The entire video is 45 minutes long but everything after the 17:46 mark later is him explaining the details on a white board in his patented spontaneous ‘one take, no overdub’ video style. And even then he still gets 100,000 views in less than 12 hours. Not even out of college he already has a career…and a gold VIEW card.
People think Touchless is a completely new thing for ‘keep smartphone in pocket’ transactions, and they worry about security. You can’t blame them because marketers are selling the in-pocket payment experience. However, Touchless is simply long distance NFC without NFC. All UWB Touchless does is describe the frequency to use Bluetooth instead of NFC. The background stuff, secure element and so on, is exactly the same. This means user interaction is the same. For walking through transit gates and security doors, or unlocking your car, the convenience of Touchless is easy to understand: no more NFC tapping, just keep moving.
What about Express Card payments? The current Apple Pay Suica payment checkout experience: the user taps Suica on a touchscreen, or tells the clerk “Suica” then holds the device to the reader. The user has to give consent before the transaction is activated by checkout staff or the self checkout reader. For Apple Pay EMV transactions users have the extra step of confirming a transaction by Face ID/Touch ID to complete it.
Realistically however, in what situations does Touchless make store checkout more convenient and faster? Drive thru certainly, supermarkets…maybe, but most stores will probably not want to invest in Touchless without a good reason when the NFC readers they already have installed get the job done. There is one more interesting role that Apple has planned for UWB however, one that promises to improve the entire Apple Pay and Wallet experience: communicating with the reader before transaction to select the right Wallet card for the job, at a distance, for a truly smart Wallet app. With national ID cards, passports and more coming to Wallet at some point, UWB could be the Wallet reboot we really need.
And then there is EMVCo. The problems with UWB Touchless for EMVCo are that: (1) Touchless only works with devices with batteries, á la AirTag, and doesn’t work with the current plastic card model, (2) UWB + Bluetooth level the digital playing field with FeliCa and MIFARE, no more ‘real’ vs ‘who cares’ NFC hardware flavors to split hairs over. The plastic card NFC limitation is probably a bitter pill for everybody but especially for EMVCo members and issuers as plastic card issue is big business, and many customers are more comfortable with plastic cards. For those reasons I think EMVCo will be the last to support UWB Touchless, if they do at all. On the plus side Touchless does give digital wallet platforms an edge to create smart aware wallets, digital does NFC and Touchless, plastic only does NFC. We’ll find out about Apple’s UWB Touchless roadmap at WWDC21.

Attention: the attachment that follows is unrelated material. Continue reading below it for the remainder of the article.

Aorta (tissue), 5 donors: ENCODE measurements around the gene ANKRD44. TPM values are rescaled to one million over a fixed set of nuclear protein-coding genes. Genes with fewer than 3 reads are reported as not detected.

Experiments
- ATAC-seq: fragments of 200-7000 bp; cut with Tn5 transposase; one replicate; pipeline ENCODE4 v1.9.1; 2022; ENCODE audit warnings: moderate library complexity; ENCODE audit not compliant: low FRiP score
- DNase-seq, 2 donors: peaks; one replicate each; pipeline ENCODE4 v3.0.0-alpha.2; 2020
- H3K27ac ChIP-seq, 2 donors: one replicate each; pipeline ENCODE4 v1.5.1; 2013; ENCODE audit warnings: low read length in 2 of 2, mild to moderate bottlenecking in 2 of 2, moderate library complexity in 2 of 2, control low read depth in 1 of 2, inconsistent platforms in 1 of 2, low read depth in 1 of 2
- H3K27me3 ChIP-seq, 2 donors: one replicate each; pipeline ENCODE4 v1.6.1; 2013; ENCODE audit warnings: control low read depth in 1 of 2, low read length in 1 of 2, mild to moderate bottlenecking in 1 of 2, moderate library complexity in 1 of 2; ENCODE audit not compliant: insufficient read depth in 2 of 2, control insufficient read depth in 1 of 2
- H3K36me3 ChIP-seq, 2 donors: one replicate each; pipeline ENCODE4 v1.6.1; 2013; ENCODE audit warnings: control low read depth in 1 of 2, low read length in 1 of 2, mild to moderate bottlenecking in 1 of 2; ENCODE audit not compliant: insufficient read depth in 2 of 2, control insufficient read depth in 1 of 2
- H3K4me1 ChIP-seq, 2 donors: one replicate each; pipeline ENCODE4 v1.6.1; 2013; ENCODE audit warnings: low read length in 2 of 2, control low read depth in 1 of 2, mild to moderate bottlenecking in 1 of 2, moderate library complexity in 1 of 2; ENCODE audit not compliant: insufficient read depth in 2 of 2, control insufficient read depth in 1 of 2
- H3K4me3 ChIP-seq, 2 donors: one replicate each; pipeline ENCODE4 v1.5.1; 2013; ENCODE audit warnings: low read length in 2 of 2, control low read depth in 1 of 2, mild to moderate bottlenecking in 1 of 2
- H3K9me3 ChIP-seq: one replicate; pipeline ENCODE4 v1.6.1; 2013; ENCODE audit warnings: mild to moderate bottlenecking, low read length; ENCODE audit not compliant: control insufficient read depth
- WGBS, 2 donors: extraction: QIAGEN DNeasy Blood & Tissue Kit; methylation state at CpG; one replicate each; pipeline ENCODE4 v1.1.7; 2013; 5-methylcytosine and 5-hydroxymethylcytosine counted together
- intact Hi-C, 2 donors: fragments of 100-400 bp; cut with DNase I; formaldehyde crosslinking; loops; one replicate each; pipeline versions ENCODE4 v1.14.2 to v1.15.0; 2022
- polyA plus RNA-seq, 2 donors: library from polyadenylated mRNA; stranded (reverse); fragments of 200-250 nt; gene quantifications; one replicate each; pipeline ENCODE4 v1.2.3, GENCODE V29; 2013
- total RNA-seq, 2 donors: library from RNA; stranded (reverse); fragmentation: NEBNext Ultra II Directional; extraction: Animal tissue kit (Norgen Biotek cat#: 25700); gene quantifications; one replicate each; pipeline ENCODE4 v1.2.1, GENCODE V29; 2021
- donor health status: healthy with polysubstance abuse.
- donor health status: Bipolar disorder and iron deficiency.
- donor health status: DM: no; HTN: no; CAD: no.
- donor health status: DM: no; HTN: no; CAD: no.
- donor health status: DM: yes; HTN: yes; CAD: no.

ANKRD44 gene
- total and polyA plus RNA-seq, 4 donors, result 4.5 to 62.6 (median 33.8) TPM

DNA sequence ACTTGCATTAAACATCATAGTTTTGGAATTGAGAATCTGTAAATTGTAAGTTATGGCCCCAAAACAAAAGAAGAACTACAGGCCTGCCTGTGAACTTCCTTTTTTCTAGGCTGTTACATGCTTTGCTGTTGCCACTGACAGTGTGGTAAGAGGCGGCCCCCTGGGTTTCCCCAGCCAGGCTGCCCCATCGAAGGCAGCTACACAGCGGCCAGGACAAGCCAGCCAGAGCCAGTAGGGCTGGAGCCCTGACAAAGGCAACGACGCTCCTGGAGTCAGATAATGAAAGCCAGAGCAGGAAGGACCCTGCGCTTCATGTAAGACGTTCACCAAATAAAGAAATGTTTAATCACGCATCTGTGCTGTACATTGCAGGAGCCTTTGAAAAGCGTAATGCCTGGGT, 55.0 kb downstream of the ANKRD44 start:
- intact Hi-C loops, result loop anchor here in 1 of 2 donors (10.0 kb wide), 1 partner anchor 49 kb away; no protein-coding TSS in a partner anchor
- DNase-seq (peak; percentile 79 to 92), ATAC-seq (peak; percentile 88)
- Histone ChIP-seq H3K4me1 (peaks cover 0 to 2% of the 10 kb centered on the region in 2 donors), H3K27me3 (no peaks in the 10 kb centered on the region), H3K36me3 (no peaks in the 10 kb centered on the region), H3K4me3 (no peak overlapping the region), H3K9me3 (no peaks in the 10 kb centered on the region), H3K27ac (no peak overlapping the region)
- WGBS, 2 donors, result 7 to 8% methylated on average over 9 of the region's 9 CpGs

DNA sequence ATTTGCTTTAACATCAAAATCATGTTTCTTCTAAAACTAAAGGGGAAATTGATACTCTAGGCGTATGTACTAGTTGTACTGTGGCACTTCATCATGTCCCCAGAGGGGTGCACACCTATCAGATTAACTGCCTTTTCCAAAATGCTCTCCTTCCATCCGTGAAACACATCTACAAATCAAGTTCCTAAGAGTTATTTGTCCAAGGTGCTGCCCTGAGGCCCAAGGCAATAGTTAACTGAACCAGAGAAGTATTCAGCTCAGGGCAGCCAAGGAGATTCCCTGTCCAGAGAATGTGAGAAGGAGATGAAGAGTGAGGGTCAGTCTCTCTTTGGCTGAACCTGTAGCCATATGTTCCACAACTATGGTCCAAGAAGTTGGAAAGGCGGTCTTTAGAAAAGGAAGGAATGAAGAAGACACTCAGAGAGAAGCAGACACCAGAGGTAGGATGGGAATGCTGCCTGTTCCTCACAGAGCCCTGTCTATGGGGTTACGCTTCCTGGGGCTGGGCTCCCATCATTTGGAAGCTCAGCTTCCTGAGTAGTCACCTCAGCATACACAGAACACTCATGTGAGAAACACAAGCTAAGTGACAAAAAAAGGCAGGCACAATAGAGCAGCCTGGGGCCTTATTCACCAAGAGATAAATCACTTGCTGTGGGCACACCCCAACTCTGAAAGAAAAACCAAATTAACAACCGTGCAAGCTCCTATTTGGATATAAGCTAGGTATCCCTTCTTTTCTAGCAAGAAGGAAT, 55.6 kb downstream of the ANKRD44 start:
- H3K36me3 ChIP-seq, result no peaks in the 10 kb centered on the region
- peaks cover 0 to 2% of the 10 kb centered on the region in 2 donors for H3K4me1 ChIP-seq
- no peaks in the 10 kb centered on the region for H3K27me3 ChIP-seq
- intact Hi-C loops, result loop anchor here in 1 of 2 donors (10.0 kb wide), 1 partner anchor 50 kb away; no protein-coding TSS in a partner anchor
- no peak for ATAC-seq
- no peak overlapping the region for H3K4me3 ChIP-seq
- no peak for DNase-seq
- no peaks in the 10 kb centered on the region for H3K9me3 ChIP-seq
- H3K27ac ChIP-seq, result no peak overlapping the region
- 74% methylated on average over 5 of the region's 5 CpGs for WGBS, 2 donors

The April 30 addition of iPhone 12 lineup to Rakuten Mobile marked the transformation of Rakuten Mobile into a first tier carrier on the same level of Docomo, KDDI au and SoftBank. Now that SoftBank is taking Rakuten to court over allegedly stolen SoftBank corporate secrets, I think we know who is feeling the pressure. It is the end of an era. SoftBank was the first carrier to launch iPhone in Japan back in 2007 when NTT Docomo refused and KDDI au could not (the Verizon iPhone problem). They cleverly used iPhone to leverage their position from an industry also-ran into a serious first tier carrier grabbing marketshare for the other majors.
Rakuten Mobile is now playing the hungry upstart with fresh ideas and aggressive plans: pay for what you actually use instead of paying for a monthly allotment just like the good old land line days…how original. Nevertheless SoftBank feels threatened not only by Rakuten Mobile but the total weight of the Rakuten Empire: Rakuten Pay which encompasses Rakuten Edy and Rakuten Suica, and most of all, Rakuten Point.
SoftBank has similar parts, PayPay and TPoint/TMoney (the latter is living on borrowed time), but they are not well integrated across the SoftBank empire and more importantly, they don’t have the synergy of Rakuten. The Rakuten Point synergy works across online shopping, online travel booking and online trading…and now mobile. That’s why people in their 20~40’s are sometimes referred to as living in the Rakuten economic zone, leveraging Rakuten Point as currency ‘plus’ to make their real money go much farther for all of their needs.